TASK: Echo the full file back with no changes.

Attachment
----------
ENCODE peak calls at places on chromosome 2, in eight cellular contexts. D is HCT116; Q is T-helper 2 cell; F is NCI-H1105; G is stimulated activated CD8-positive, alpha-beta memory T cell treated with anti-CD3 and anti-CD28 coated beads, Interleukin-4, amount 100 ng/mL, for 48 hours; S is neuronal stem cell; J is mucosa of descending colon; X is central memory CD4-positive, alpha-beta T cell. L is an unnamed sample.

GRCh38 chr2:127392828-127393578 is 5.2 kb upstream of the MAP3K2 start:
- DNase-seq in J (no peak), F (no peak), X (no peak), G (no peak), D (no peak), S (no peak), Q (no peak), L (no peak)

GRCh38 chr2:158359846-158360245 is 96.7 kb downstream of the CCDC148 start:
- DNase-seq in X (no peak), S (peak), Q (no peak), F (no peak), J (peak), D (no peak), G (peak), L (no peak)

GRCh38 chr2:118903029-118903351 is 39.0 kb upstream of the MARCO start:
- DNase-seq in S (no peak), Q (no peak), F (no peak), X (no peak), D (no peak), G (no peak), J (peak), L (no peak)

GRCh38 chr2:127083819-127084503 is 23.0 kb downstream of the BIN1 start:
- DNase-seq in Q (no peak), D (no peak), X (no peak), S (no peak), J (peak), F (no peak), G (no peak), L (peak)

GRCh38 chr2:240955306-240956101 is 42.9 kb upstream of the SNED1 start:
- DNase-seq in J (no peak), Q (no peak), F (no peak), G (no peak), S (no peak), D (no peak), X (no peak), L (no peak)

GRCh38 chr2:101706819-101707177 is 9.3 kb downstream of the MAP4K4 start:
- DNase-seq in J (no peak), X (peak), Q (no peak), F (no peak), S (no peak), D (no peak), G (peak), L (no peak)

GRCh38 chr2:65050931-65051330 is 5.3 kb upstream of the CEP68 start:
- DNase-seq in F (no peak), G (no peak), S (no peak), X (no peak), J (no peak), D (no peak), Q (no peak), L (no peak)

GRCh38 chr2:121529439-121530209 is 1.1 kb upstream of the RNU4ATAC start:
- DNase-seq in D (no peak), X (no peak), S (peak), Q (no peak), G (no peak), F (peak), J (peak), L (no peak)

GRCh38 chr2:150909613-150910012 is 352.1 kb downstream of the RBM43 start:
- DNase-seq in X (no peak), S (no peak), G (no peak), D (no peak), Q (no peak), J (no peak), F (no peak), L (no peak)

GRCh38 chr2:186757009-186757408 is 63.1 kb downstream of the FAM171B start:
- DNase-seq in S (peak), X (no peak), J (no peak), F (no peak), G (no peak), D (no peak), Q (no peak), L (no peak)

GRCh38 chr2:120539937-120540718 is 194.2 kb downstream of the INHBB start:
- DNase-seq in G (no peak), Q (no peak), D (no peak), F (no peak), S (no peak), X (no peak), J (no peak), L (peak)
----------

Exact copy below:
ENCODE peak calls at places on chromosome 2, in eight cellular contexts. D is HCT116; Q is T-helper 2 cell; F is NCI-H1105; G is stimulated activated CD8-positive, alpha-beta memory T cell treated with anti-CD3 and anti-CD28 coated beads, Interleukin-4, amount 100 ng/mL, for 48 hours; S is neuronal stem cell; J is mucosa of descending colon; X is central memory CD4-positive, alpha-beta T cell. L is an unnamed sample.

GRCh38 chr2:127392828-127393578 is 5.2 kb upstream of the MAP3K2 start:
- DNase-seq in J (no peak), F (no peak), X (no peak), G (no peak), D (no peak), S (no peak), Q (no peak), L (no peak)

GRCh38 chr2:158359846-158360245 is 96.7 kb downstream of the CCDC148 start:
- DNase-seq in X (no peak), S (peak), Q (no peak), F (no peak), J (peak), D (no peak), G (peak), L (no peak)

GRCh38 chr2:118903029-118903351 is 39.0 kb upstream of the MARCO start:
- DNase-seq in S (no peak), Q (no peak), F (no peak), X (no peak), D (no peak), G (no peak), J (peak), L (no peak)

GRCh38 chr2:127083819-127084503 is 23.0 kb downstream of the BIN1 start:
- DNase-seq in Q (no peak), D (no peak), X (no peak), S (no peak), J (peak), F (no peak), G (no peak), L (peak)

GRCh38 chr2:240955306-240956101 is 42.9 kb upstream of the SNED1 start:
- DNase-seq in J (no peak), Q (no peak), F (no peak), G (no peak), S (no peak), D (no peak), X (no peak), L (no peak)

GRCh38 chr2:101706819-101707177 is 9.3 kb downstream of the MAP4K4 start:
- DNase-seq in J (no peak), X (peak), Q (no peak), F (no peak), S (no peak), D (no peak), G (peak), L (no peak)

GRCh38 chr2:65050931-65051330 is 5.3 kb upstream of the CEP68 start:
- DNase-seq in F (no peak), G (no peak), S (no peak), X (no peak), J (no peak), D (no peak), Q (no peak), L (no peak)

GRCh38 chr2:121529439-121530209 is 1.1 kb upstream of the RNU4ATAC start:
- DNase-seq in D (no peak), X (no peak), S (peak), Q (no peak), G (no peak), F (peak), J (peak), L (no peak)

GRCh38 chr2:150909613-150910012 is 352.1 kb downstream of the RBM43 start:
- DNase-seq in X (no peak), S (no peak), G (no peak), D (no peak), Q (no peak), J (no peak), F (no peak), L (no peak)

GRCh38 chr2:186757009-186757408 is 63.1 kb downstream of the FAM171B start:
- DNase-seq in S (peak), X (no peak), J (no peak), F (no peak), G (no peak), D (no peak), Q (no peak), L (no peak)

GRCh38 chr2:120539937-120540718 is 194.2 kb downstream of the INHBB start:
- DNase-seq in G (no peak), Q (no peak), D (no peak), F (no peak), S (no peak), X (no peak), J (no peak), L (peak)